Ride on the Internet Bus

Using a mobile bus (such as the Nandini Mobile Van, which focuses on sanitation) is a popular method to do outreach to rural or underexposed areas.  Google India is launching their Internet Bus Project, an initiative that is essentially a mobile exhibition of the Internet.   The bus will provide an introductory look at the Internet and its services.   The project focuses on Tamil Nadu and aims to reach people that are not currently using the Internet.

The Internet Bus Project is an attempt educate people about what the Internet is, and how it may be beneficial to their lives, by taking the Internet experience to them through a customised Internet-enabled bus, which will travel to several towns and cities across India.

As the Google India blog states, there is potential in equalizing many playing fields through the Internet.  Additionally, this project highlights content in both English and Tamil, allowing larger segments of the population to participate and really understand the value of the web.  The video below is used as an introduction – complete with a song in Tamil.  Also be sure to take a look at the Internet Bus Project site, which has photos of the high-tech vehicle and tracks the route as the bus moves around the southern state.

[Guest Post]: Bridging the Digital Divide: More Than Tomorrow Project

Editors Note: Guest Blogger Marshall J. Krinitz is the founder of More Than Tomorrow Project, which has successfully established two computer learning centers in the state of Himachal Pradesh. We here at TC-I were quite thrilled by their work and invited Marshall to write us a guest post.

Many developing nations are aggressively pursuing strategies to increase their access to communication and information technology, motivated by a healthy vision of the future. They envision a future where educators can enhance meager libraries with online texts, where tele-medicine supplements the limited resources of rural hospitals, where local artisans can market their crafts to a global audience, and where the next generation of innovators script computer code for international businesses.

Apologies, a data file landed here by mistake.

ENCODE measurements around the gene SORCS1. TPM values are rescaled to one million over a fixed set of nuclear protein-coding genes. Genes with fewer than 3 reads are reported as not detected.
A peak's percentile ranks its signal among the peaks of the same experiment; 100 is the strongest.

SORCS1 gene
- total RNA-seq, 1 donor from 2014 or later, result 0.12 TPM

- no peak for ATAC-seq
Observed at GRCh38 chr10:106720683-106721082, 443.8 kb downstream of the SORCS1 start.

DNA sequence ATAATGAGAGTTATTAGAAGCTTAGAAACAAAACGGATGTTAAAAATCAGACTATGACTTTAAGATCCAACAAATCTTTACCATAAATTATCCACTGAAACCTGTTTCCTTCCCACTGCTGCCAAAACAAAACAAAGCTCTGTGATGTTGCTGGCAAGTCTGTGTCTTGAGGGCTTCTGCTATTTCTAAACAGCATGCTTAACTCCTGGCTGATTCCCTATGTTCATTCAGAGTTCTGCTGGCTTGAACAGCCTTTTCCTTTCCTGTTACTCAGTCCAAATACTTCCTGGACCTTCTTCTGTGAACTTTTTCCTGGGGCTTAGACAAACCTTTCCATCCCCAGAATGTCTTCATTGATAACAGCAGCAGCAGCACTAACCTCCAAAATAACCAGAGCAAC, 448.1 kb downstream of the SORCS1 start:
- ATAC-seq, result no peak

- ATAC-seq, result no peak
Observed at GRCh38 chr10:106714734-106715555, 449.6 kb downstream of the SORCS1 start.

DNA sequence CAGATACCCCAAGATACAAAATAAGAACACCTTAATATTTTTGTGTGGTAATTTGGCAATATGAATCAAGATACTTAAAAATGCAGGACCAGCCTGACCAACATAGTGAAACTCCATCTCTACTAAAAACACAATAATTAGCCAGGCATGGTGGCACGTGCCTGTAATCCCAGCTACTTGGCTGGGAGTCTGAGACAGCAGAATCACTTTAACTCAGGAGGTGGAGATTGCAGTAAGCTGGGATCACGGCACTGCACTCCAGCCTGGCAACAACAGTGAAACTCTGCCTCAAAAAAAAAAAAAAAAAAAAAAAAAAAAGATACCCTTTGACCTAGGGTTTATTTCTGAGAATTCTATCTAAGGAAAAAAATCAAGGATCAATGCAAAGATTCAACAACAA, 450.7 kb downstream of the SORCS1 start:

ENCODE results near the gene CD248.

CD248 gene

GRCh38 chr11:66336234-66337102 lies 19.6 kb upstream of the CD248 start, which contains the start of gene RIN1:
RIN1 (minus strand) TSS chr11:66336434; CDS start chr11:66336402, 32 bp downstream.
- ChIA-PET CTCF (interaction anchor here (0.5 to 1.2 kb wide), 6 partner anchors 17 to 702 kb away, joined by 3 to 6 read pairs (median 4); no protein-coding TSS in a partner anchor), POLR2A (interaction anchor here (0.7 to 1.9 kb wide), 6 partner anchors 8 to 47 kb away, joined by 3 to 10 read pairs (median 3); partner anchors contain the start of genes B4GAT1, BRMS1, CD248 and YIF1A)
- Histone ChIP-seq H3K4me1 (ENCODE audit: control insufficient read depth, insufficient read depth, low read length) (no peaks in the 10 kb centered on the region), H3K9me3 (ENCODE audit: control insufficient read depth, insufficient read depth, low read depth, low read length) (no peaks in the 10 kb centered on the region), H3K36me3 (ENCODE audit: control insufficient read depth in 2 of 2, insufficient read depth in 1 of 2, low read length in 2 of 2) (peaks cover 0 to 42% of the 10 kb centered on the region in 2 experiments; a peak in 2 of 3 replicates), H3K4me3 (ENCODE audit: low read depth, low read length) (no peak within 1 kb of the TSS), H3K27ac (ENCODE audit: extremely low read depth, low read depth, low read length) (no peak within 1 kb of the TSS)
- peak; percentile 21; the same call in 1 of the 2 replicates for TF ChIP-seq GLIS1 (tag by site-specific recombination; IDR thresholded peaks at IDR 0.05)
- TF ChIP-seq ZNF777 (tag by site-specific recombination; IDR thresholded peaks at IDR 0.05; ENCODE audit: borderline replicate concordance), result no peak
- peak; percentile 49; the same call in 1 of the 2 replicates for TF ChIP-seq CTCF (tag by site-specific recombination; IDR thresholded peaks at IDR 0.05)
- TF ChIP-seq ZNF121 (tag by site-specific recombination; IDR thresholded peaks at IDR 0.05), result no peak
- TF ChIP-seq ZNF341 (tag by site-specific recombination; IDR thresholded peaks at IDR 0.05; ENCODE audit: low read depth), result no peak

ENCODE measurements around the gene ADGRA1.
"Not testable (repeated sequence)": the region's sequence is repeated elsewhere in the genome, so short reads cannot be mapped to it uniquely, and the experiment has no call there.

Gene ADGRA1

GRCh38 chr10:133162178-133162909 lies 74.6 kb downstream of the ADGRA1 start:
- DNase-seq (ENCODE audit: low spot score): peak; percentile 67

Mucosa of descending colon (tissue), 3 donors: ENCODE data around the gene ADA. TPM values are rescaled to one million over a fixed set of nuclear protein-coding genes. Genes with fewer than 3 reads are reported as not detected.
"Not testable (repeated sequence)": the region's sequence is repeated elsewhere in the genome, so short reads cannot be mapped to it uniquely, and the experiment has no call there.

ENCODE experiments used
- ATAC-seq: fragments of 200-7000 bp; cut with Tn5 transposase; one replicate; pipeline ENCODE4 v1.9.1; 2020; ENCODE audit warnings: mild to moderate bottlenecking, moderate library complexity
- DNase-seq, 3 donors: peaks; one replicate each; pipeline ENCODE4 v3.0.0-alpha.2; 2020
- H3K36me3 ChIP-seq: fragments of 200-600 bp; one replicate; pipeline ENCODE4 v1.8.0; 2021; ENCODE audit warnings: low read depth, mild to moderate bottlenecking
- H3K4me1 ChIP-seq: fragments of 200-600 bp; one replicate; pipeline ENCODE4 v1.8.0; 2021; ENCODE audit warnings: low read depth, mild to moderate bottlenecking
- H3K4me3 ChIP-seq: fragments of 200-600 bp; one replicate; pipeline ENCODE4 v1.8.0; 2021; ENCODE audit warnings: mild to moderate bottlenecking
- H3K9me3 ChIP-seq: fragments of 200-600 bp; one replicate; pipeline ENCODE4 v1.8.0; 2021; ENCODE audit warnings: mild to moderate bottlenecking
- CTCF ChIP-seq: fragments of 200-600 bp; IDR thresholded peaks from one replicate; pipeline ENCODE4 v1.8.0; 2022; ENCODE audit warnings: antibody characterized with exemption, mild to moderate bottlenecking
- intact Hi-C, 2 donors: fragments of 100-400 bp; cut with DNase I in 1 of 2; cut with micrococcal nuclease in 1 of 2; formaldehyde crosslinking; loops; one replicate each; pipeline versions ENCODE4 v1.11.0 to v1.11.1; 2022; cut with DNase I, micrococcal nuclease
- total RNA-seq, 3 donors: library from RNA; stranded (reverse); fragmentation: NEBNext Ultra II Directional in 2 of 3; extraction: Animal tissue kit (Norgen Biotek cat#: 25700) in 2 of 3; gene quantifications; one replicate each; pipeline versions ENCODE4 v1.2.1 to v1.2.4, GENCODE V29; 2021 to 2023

Yet there are a number of significant obstacles impeding this vision. First, while the price of a personal computer has receded remarkably in recent years, PCs still cost more than the average annual income in many developing nations. Second, the Internet is a medium of written text, which makes it inaccessible to those who cannot read. Likewise, as a majority of the content on the internet is disseminated in English many potential users in the developing world are severely limited in what they can access and accomplish online. Lastly, while there is a great deal of content offered online relevant to the information needs of, for example, a wine aficionado or golfing enthusiast, what is available online to help a rural farmer solve the problems she faces everyday?

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InternetSpeech – The New Digital Genie?

In a recent interview with Fortune Magazine, Muhammad Yunus beautifully articulated his dream of a “Digital Aladdin’s Lamp”, which would provide poor women around the world with access to global markets and trends for local benefit:

“A genie comes out of it and asks, ‘What can I do for you, ma’am?’ And she says ‘I make these baskets but nobody buys them.’ And the lamp says ‘I will find somebody to buy it.’ And the lamp comes back with buyers. She doesn’t know about a keyboard or a computer. She just asks questions of the genie.”

Sound like a fantasy?  Well, it seems we aren’t so far from realizing Yunus’ dream.  How?

Previously, we wrote about the “Question Box,” which aims to “bring some of the benefits of the information on the Internet to places that are too remote or poor to sustain a live Internet link.”  Now, there is another access point for the BoP – audible internet accessible over the phone (developed by InternetSpeech).  Let me say that again – internet access over the phone, no literacy, keyboards, or screens necessary.

It seems that new trends in mobile phone technology are ushering in a new era of connectivity, access, knowledge, and power for the rural and urban poor.  Can you imagine what the future holds?

Imagine a farmer in a remote village using her voice and her $20 People’s Phone (which only works as a phone and doesn’t even have a screen to send or receive text messages) to check market information via Reuters, and then log onto an eBay-like market to offer her crafts.

A few hours later, she could log listen to the bids received and settle a transaction through e-mail.

Sound too good to be true?  Click here to listen to a demo.

Source:  NextBillion